Geographic variation in floral traits is associated with environmental and genetic differences among populations of the mixed mating species Collinsia heterophylla (Plantaginaceae)
Research output: Contribution to journal › Article
Relatively few studies have investigated how geography, environmental factors, and genetics affect floral trait variation. We used mixed-mating Collinsia heterophylla Buist to explore variation in a suite of floral traits related to mating system in populations representing four geographic regions of California, USA, and relate this variation to geography, climatic factors, and local site characteristics. We evaluated the environmental vs. genetic trait variability in the greenhouse. Stage of anther–stigma contact correlated positively with temperature, stage of stigma receptivity was negatively associated with vegetation cover, and flower size differed among populations without any clear relation to environmental factors. Greenhouse data indicated heritability for stage of anther– stigma contact, flower size, and time to flowering, and positive correlations between field and greenhouse for stage of stigma receptivity and flower size; however, stage of anther–stigma contact showed a high degree of environmental influence. Stage of anther–stigma contact covaried positively with stage of stigma receptivity and flower size across maternal families, indicating genetic correlations between traits. In conclusion, phenotypic floral variation within mixed-mating C. heterophylla is mostly determined by a genetic component. Geography, environment, and genetics affect traits differently, suggesting that ecological and evolutionary processes contribute to shaping variability in mating system-related traits.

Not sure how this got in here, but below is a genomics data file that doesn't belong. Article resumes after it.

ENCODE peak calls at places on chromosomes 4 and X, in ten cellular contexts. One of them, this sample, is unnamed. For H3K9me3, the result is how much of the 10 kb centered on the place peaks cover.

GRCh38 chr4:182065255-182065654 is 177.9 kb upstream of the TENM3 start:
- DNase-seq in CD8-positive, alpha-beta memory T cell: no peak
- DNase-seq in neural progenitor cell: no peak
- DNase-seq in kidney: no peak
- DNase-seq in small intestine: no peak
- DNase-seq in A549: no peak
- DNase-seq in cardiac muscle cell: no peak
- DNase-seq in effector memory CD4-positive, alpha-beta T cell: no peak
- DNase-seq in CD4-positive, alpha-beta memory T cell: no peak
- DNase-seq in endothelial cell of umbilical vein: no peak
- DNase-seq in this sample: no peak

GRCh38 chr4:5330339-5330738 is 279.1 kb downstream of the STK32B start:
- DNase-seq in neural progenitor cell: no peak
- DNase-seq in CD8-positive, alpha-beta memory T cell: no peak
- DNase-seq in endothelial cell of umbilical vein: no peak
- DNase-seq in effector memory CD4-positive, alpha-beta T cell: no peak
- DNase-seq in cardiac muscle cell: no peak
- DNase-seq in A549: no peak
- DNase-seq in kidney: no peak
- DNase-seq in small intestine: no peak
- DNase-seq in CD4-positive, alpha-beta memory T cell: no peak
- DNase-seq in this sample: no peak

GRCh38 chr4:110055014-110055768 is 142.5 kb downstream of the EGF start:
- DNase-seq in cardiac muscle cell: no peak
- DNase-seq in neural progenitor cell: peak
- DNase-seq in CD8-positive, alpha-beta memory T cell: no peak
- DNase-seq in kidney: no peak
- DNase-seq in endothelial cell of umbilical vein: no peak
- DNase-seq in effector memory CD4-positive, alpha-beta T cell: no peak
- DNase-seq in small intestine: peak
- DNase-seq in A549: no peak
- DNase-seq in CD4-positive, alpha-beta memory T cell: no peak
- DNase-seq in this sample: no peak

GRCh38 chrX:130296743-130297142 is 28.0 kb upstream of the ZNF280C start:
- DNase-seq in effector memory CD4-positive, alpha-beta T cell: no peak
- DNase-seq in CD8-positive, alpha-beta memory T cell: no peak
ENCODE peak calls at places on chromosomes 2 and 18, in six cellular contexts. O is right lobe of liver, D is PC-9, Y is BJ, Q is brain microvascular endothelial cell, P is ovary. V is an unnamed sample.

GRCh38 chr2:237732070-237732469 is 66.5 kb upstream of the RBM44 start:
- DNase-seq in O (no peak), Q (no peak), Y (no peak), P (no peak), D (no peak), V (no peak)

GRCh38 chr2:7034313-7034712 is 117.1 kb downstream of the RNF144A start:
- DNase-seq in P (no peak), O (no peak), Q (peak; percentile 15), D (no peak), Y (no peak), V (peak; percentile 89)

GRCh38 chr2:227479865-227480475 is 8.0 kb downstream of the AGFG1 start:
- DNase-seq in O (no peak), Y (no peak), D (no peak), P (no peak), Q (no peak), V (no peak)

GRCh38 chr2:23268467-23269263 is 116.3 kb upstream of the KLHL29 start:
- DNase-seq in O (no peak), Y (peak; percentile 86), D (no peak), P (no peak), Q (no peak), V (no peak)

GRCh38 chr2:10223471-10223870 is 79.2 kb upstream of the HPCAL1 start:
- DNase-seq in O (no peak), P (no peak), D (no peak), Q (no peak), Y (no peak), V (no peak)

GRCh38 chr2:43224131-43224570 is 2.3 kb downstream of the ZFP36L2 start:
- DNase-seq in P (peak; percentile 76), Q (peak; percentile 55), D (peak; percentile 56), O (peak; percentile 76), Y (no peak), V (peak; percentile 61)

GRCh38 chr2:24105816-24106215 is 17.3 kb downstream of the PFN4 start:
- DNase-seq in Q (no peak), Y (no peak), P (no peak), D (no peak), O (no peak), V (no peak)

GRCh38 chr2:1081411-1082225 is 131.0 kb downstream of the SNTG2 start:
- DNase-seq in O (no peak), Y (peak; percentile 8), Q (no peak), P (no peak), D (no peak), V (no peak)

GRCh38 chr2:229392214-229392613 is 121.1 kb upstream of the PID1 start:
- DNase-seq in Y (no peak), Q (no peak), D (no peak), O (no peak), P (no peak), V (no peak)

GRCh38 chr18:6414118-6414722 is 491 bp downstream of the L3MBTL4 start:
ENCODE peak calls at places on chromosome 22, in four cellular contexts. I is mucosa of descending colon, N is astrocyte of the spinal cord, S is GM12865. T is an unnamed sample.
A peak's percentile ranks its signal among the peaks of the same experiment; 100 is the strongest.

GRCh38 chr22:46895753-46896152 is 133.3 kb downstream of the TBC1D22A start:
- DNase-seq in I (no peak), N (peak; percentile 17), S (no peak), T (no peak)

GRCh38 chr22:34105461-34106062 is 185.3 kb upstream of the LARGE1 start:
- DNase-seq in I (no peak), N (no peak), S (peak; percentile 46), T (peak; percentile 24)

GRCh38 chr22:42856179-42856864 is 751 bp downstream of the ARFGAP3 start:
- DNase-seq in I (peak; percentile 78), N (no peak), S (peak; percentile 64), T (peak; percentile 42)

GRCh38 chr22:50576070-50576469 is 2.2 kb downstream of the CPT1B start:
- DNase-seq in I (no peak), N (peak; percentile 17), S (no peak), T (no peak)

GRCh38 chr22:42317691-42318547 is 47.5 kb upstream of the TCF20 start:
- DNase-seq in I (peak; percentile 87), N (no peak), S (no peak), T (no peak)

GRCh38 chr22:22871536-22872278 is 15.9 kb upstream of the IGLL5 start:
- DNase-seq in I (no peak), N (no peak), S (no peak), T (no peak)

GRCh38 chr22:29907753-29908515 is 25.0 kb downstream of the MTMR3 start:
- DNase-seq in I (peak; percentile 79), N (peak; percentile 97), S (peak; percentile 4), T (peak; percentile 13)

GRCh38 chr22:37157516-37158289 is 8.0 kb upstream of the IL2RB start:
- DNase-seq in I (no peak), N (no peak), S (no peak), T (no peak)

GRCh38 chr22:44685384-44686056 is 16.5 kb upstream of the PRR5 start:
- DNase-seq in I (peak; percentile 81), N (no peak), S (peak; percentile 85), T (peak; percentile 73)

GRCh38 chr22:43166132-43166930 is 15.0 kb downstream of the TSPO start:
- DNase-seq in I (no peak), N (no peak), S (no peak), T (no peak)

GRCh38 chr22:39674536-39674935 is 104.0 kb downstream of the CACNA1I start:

|Research areas and keywords||
Subject classification (UKÄ) – MANDATORY
|Number of pages||8|
|Publication status||Published - 2017|